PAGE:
Brian J. Woody is appealing his 19-year prison sentence for igniting a chain-reaction crash that killed six people last year on State Rt. 2 on the basis that the judge violated U.S. Supreme Court rulings on sentencing guidelines.
On March 4, Ottawa County Common Pleas Judge Paul Moon ordered the 29-year-old East Toledoan to serve six consecutive three-year terms for each of six counts of aggravated vehicular homicide and a one-year consecutive term for aggravated vehicular assault. During sentencing, the judge cited the loss of life, Woody's use of drugs and alcohol the day of the crash, and a driving record full of violations.
Adrian Cimerman, an attorney for Woody, said yesterday Judge Moon violated the high court's decision in Blakely v. Washington last year, which said judges must rely on the facts reflected in the jury verdict or admitted by the defendant in imposing a sentence. Mr. Cimerman believed Woody should have been sentenced to one-year terms, served concurrently because he is a first-time offender.
"It's fairly clear for a person who hasn't previously served a prison term that the court must impose a minimum sentence, which would have been one year," Mr. Cimerman said.
Lorrain Croy, an assistant Ottawa County prosecutor, acknowledged the Supreme Court decision Mr. Cimerman cited but said that case dealt with the state of Washington's sentencing structure. She said she'll argue that Ohio's sentencing laws are different and thus don't fall under that decision.
"It's my understanding that courts all over Ohio, courts of appeals, are considering whether the sentencing scheme is the same as in Washington, and some courts have said yes and some courts have said no," she said. "What we have to do is get it in front of the 6th District, because the 6th District has not ruled on it yet."
Ms. Croy said she'll defend the 19-year prison term for Woody as fair and acceptable under Ohio law, which sets a range of sentences for criminal cases.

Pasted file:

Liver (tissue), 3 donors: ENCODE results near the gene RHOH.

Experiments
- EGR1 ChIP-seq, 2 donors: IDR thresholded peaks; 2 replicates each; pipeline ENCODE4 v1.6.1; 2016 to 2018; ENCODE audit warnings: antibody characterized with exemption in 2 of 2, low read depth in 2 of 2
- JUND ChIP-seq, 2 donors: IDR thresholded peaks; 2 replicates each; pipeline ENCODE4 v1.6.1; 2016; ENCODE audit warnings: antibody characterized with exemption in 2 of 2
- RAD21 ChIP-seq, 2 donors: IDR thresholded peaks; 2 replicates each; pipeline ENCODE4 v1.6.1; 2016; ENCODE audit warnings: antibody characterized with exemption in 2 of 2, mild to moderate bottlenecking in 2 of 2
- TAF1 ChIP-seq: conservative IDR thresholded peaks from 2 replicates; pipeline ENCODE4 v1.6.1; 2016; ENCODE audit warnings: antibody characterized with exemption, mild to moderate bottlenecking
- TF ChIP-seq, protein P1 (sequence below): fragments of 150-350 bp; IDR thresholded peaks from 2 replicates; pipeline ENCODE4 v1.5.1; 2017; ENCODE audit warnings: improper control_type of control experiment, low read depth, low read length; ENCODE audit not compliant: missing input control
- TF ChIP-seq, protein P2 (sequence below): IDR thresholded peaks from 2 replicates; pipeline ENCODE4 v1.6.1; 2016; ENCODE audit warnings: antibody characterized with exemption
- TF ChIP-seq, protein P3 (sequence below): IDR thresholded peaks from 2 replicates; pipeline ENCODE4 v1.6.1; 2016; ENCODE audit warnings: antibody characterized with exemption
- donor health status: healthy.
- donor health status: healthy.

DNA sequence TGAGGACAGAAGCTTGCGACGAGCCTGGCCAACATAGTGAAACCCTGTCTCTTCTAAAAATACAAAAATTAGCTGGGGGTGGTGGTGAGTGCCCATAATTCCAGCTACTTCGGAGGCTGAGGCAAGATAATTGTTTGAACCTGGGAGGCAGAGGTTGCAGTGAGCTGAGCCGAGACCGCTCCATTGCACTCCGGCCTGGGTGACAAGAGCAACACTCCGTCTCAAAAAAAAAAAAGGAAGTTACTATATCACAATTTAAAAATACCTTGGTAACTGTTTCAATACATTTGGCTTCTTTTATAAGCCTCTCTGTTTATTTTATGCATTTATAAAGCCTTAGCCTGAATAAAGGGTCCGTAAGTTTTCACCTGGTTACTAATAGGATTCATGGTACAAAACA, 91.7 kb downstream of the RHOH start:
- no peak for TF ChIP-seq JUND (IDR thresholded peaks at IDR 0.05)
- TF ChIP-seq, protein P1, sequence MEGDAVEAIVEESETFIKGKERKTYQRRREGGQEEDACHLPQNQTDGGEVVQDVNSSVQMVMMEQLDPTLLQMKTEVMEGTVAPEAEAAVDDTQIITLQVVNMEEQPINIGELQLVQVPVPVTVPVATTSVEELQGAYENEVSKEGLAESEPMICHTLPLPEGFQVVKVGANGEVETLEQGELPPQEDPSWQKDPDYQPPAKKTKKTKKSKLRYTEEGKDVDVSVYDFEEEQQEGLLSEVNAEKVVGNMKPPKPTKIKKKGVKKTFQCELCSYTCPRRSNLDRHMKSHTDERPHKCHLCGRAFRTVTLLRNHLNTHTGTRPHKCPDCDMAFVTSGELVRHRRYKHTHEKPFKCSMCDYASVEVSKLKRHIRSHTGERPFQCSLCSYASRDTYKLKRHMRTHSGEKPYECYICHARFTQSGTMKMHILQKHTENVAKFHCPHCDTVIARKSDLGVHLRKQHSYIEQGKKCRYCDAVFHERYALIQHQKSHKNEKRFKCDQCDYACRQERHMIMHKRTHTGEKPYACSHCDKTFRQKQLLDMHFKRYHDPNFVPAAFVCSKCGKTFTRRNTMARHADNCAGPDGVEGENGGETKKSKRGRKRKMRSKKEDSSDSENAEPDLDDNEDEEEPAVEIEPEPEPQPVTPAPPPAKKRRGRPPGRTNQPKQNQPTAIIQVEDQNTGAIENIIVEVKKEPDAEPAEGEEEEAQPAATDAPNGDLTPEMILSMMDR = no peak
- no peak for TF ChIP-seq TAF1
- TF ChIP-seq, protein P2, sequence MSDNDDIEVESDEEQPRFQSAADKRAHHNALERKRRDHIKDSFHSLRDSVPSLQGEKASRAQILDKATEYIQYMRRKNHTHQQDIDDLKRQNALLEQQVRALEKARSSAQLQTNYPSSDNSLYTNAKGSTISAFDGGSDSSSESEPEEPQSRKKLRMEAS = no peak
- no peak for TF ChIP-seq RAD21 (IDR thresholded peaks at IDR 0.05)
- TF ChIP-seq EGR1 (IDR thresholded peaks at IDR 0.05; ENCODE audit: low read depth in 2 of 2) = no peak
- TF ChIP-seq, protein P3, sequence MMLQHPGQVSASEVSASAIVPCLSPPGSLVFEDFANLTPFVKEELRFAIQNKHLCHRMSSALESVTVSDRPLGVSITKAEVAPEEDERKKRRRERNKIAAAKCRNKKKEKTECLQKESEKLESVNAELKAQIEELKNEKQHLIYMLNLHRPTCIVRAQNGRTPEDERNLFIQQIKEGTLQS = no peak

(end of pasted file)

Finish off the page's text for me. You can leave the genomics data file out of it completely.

"I don't think Judge Moon's ever had a problem going outside the statutory range," she said. "He's been upheld numerous times, because he stays within that statutory range."
During sentencing, Judge Moon said, "The shortest term would demean the seriousness of the offense," and a longer term was necessary because of the probability that Woody would commit future crimes.
"The court finds consecutive sentences are necessary to protect the public and punish the offender; are not disproportionate to the defendant's conduct and the danger he poses; and the harm caused is so great that a single term would not adequately reflect the seriousness of the conduct," the judge said.
The crash killed Darryl K. Scott, 44, of Detroit; his girlfriend, Shannon Scott, 24, of Romulus, Mich., and his niece Ariel Scott, 12, of Detroit. Sisters Alexis Howard, 9, of Eastpointe, Mich., and Alecia Howard, 7, of Eastpointe, both daughters of Mr. Scott, and Shannon Scott's niece, Amber Channey, 6, of Ypsilanti, Mich., also were killed.
Mr. Scott's daughter, Brandi Scott, 13, of Sterling Heights survived, but was hurt seriously. The victims were headed for Detroit after a day at Cedar Point amusement park when the crash occurred just before midnight.
Mr. Cimerman also said the judge was "mistaken" about the terms of Woody's sentencing. The judge conveyed the idea that Woody would have an opportunity for early release, but Mr. Cimerman called that "completely incorrect." "I'm confident it is going to come back," Mr. Cimerman said. "If the judge doesn't understand the impact of his own sentence, it is pretty clear it should be remanded for resentencing." Woody could have been sentenced to prison for 31 1/2 years if he received maximum, consecutive terms for the six felony counts he was convicted of in January. "We have the deaths of six people, and to put a three-year sentence on one person's death, that's not very much," Ms. Croy said. "We're not arguing it wasn't harsh enough, but if the family's satisfied, the prosecutor's office isn't going to gripe about it."
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